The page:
Why are we all so stressed and what can we do about it?

Woman relaxing with a coffee

For many Australians, stress is becoming just another part of life. It’s something normal to be dealt with like any other aspect of our day.

But it’s not something we should accept and get used to. Stress can be dangerous, and it’s getting worse.

How dangerous is stress?

Here are some of the latest figures that show how big the problem is:

  • Over a third of Australians report having a significant level of distress in their lives.
  • More than a quarter of us report above normal levels of anxiety symptoms.
  • More than a quarter report having moderate to extremely severe levels of depression symptoms.

And when you add in the fact that suicide is the biggest killer of young Australians, all of a sudden stress stops being just another harmless new fact of life. It can be a matter of life and death.

What are the big causes of stress?

We all respond to challenges in different ways, and what’s stressful for one person might not be an issue for others. But according to Health Direct from the Australian Government, some of the main causes of stress are:

  • Major life events like the death of a family member or friend, getting divorced, or even positive events like getting married or having a child.
  • Health concerns, such as an illness to yourself or loved one, or the need to maintain a healthy lifestyle.
  • Workplace stress, like keeping on top of your workload, needing to work long hours or feeling the need to always check emails.
  • Social stress, like the pressure of always needing to be connected to social media by constantly checking our phones for updates.
  • Financial stress, like concerns over meeting your commitments or worrying about your financial future.

What are the stress warning signs?

It’s important to recognise the early warning signs of stress. Deal with it early and you can stop it developing into something more serious.

Early signs can include:

  • Headaches
  • Muscle tension
  • Upset stomach
  • Dry mouth
  • Chest pains
  • Rapid heartbeat
  • Trouble sleeping
  • Fatigue
  • Over or under eating
  • Forgetfulness
  • Irritability
  • Short temper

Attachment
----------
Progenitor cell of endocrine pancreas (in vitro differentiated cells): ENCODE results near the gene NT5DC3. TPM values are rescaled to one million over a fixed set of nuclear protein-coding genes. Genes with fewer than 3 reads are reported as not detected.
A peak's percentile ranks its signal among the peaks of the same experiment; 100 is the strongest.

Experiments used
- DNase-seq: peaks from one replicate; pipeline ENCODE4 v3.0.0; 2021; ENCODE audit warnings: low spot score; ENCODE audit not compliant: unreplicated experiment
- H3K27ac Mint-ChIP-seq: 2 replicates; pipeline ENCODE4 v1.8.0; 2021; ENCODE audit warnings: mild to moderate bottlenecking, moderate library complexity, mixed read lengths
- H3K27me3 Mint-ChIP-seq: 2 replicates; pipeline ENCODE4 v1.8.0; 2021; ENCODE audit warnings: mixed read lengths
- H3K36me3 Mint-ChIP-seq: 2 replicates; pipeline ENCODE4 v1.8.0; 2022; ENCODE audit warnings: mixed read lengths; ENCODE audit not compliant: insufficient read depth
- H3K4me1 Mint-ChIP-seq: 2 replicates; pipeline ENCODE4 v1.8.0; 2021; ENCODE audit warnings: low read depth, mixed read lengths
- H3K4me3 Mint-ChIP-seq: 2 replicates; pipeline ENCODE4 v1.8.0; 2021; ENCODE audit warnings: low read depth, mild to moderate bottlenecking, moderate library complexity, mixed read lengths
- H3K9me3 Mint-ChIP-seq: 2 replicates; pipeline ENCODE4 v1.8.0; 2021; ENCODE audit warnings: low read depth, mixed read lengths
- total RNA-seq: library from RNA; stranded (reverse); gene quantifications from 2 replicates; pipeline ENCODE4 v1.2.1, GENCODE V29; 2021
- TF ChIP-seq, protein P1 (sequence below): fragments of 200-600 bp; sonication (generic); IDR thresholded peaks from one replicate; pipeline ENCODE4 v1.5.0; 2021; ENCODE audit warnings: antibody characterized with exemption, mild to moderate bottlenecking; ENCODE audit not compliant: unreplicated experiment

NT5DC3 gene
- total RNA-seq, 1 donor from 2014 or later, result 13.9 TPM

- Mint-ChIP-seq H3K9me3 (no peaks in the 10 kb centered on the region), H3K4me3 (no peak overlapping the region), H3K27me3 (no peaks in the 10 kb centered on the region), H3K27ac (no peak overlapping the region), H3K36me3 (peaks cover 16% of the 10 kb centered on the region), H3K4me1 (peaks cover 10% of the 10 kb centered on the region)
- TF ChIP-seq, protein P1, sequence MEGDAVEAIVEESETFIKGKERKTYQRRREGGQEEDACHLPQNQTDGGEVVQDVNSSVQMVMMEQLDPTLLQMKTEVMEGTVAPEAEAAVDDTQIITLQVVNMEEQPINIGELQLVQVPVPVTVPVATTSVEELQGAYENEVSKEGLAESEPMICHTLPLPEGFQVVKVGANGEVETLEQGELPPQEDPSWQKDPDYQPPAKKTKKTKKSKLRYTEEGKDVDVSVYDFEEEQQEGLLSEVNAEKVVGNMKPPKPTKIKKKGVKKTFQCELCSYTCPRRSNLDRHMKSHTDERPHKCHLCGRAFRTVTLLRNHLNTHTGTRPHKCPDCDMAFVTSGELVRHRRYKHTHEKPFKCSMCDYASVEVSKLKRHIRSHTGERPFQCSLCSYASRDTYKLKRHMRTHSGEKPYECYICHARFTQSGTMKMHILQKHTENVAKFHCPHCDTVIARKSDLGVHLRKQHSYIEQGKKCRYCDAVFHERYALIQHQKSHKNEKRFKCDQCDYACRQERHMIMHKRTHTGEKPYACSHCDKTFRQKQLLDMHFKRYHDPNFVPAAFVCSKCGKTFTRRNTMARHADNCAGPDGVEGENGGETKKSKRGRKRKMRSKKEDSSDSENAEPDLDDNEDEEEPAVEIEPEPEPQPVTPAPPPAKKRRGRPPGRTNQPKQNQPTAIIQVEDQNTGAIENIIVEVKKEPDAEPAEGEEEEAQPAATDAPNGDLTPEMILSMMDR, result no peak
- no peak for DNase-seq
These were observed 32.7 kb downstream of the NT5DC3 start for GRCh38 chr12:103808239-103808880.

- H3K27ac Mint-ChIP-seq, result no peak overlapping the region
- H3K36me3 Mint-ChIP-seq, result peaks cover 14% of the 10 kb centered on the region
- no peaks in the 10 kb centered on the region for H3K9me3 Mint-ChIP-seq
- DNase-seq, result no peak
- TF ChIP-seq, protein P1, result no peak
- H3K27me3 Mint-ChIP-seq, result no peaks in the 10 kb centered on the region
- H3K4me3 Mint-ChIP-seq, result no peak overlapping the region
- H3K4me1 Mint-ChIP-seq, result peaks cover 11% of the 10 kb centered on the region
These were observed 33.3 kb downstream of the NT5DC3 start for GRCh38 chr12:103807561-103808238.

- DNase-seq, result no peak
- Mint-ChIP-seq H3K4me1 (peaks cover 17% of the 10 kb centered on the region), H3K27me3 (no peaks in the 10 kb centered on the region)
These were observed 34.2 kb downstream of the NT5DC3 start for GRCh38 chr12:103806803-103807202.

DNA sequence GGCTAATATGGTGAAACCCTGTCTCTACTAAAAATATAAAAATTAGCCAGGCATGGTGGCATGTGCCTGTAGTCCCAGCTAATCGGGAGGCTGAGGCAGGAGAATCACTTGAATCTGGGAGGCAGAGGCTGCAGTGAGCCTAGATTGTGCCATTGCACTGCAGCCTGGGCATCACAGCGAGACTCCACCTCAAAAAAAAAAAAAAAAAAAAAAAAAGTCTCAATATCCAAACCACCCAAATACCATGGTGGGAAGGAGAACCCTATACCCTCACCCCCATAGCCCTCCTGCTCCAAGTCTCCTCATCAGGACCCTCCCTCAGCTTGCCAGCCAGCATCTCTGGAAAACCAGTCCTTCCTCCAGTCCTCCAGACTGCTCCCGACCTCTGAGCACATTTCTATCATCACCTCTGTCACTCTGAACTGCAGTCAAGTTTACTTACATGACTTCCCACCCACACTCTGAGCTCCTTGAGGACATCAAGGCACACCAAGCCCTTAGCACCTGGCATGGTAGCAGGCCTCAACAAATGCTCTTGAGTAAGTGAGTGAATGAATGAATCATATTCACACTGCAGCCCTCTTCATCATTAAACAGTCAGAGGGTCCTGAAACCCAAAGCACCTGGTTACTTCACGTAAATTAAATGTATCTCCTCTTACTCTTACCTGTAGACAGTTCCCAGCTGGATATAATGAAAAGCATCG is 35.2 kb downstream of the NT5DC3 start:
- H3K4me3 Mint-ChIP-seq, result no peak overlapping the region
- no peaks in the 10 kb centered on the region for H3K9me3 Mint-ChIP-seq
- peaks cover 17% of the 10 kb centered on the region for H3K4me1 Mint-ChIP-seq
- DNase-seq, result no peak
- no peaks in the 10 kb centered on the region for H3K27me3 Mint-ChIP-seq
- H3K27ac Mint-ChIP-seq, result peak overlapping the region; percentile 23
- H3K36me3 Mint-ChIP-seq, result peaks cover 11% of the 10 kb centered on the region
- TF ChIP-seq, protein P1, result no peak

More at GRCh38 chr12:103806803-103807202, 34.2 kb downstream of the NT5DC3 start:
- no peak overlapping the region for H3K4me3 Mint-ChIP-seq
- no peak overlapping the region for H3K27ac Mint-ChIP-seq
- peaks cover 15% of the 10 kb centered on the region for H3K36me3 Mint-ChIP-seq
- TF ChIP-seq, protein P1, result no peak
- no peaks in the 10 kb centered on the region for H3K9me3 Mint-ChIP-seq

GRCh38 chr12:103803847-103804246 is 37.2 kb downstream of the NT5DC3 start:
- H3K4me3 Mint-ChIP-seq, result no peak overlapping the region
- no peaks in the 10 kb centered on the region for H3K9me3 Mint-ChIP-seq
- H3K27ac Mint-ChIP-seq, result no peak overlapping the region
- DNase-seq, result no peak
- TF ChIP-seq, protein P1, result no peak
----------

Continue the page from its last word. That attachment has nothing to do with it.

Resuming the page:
• Anxiety

If you’re experiencing any of these symptoms, try to identify the cause, and put a plan in place to address it. Get help from family, friends or your local GP if you need it.

What can you do to help deal with stress?

1. Eat well and stick to regular meal times

Diet and mealtime routines have a huge impact on health and wellbeing. We can all make small, simple changes to improve health and happiness in relation to food. These include planning meals in advance, eating seasonal whole foods, and setting regular mealtimes with family and friends. The federal government’s Eat for Health website has more tips and ideas.

2. Exercise for a healthy body and mind

Exercise is good for both body and mind. It keeps us fit, helps us sleep and keeps us connected with others. Plus, it can be a great way of relaxing while giving yourself an energizing boost.  Try to commit to regular physical activity, which could be a daily walk, swim or other activity you enjoy.

3. Find the time to relax

Make time for relaxation and find an activity that’s right for you. This might be yoga, meditation, gardening or just listening to music. There are lots of free relaxation apps available to get you started. Or, for some people, completely disconnecting from your phone and social media can be a good way to relax and avoid burnout.

4. Get a good night’s sleep

The Sleep Health Foundation recommends 7-9 hours of sleep per night for adults. They also recommend keeping regular times for going to bed and rising. Getting into the habit of not looking at your phone (or other bright screens) before bedtime can be a big help when it comes to getting to sleep and properly resting. Not a good sleeper? Then read more about improving your sleep habits.

For some of us, it can be perfectly normal to feel stressed from time to time, and most people self-manage their way through these periods. But if stress is impacting on your health or wellbeing, talk to your doctor. You can also get more guidance or support from organisations like the Australian Psychological Society and Beyond Blue.

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